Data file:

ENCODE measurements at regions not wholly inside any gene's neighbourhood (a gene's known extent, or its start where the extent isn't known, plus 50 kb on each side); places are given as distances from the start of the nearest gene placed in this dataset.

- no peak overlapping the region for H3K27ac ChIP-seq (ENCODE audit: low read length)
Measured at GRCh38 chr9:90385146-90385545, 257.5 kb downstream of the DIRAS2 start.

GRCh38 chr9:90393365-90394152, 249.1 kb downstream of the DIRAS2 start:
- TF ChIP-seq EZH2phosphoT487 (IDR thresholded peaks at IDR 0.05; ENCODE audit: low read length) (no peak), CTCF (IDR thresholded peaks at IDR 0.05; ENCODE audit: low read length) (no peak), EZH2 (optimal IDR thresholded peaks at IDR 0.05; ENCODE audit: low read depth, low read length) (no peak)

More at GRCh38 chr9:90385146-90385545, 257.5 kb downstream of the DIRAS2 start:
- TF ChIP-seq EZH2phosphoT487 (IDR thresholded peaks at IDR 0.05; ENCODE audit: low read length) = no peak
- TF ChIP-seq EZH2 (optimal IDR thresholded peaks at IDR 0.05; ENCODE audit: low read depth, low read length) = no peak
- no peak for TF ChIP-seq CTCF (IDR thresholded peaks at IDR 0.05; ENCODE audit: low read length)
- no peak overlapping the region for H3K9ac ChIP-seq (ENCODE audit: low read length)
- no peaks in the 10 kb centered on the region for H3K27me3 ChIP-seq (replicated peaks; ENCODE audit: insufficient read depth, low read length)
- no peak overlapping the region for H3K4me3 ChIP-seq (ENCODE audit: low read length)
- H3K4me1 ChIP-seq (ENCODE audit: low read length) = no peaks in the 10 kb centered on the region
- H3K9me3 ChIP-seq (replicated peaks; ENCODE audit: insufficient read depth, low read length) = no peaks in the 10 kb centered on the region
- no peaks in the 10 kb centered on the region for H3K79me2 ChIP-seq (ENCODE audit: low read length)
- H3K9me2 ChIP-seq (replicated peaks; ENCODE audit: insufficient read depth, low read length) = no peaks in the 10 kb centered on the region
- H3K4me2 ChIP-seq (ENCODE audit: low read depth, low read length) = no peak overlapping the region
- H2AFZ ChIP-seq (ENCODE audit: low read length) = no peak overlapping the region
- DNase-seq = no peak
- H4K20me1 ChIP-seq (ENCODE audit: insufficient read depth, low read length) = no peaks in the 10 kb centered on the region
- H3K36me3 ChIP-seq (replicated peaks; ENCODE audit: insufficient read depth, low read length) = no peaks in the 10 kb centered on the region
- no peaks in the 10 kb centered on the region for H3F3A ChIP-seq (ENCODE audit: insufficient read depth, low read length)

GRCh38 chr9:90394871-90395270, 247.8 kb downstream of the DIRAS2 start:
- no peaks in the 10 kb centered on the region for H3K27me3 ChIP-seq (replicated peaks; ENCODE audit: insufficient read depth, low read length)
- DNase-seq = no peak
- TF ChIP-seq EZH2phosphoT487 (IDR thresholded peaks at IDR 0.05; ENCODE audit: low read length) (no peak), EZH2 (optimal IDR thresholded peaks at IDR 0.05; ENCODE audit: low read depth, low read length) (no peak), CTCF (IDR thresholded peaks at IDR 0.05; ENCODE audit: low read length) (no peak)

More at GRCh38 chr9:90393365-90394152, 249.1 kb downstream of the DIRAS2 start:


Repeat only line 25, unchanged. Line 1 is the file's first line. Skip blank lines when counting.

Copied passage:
- DNase-seq = no peak